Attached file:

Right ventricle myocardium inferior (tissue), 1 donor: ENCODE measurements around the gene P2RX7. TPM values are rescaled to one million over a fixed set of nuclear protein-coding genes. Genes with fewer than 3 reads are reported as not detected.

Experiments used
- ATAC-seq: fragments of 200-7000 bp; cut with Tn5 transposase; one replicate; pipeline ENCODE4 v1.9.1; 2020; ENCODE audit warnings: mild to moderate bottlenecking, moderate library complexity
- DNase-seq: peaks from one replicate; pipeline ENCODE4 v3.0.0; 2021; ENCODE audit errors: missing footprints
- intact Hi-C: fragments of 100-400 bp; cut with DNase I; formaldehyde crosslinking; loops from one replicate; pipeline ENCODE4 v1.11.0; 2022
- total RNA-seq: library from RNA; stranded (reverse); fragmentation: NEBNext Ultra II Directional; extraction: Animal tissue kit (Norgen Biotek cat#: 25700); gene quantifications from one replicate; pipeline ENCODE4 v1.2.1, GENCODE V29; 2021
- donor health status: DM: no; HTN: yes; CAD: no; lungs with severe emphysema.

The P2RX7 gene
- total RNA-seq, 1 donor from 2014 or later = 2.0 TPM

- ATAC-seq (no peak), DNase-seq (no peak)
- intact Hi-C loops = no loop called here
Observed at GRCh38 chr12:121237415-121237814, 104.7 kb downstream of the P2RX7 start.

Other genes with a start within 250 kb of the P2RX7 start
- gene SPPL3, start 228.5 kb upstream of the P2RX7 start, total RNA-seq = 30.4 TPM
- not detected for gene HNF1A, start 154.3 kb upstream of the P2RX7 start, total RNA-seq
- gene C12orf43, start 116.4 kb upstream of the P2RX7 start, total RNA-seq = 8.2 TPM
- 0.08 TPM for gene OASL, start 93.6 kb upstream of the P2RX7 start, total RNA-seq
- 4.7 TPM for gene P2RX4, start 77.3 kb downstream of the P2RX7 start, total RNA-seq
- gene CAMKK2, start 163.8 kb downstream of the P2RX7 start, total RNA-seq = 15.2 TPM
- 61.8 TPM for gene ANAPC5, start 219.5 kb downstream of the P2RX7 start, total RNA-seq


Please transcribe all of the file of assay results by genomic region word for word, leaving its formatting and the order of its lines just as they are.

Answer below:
Right ventricle myocardium inferior (tissue), 1 donor: ENCODE measurements around the gene P2RX7. TPM values are rescaled to one million over a fixed set of nuclear protein-coding genes. Genes with fewer than 3 reads are reported as not detected.

Experiments used
- ATAC-seq: fragments of 200-7000 bp; cut with Tn5 transposase; one replicate; pipeline ENCODE4 v1.9.1; 2020; ENCODE audit warnings: mild to moderate bottlenecking, moderate library complexity
- DNase-seq: peaks from one replicate; pipeline ENCODE4 v3.0.0; 2021; ENCODE audit errors: missing footprints
- intact Hi-C: fragments of 100-400 bp; cut with DNase I; formaldehyde crosslinking; loops from one replicate; pipeline ENCODE4 v1.11.0; 2022
- total RNA-seq: library from RNA; stranded (reverse); fragmentation: NEBNext Ultra II Directional; extraction: Animal tissue kit (Norgen Biotek cat#: 25700); gene quantifications from one replicate; pipeline ENCODE4 v1.2.1, GENCODE V29; 2021
- donor health status: DM: no; HTN: yes; CAD: no; lungs with severe emphysema.

The P2RX7 gene
- total RNA-seq, 1 donor from 2014 or later = 2.0 TPM

- ATAC-seq (no peak), DNase-seq (no peak)
- intact Hi-C loops = no loop called here
Observed at GRCh38 chr12:121237415-121237814, 104.7 kb downstream of the P2RX7 start.

Other genes with a start within 250 kb of the P2RX7 start
- gene SPPL3, start 228.5 kb upstream of the P2RX7 start, total RNA-seq = 30.4 TPM
- not detected for gene HNF1A, start 154.3 kb upstream of the P2RX7 start, total RNA-seq
- gene C12orf43, start 116.4 kb upstream of the P2RX7 start, total RNA-seq = 8.2 TPM
- 0.08 TPM for gene OASL, start 93.6 kb upstream of the P2RX7 start, total RNA-seq
- 4.7 TPM for gene P2RX4, start 77.3 kb downstream of the P2RX7 start, total RNA-seq
- gene CAMKK2, start 163.8 kb downstream of the P2RX7 start, total RNA-seq = 15.2 TPM
- 61.8 TPM for gene ANAPC5, start 219.5 kb downstream of the P2RX7 start, total RNA-seq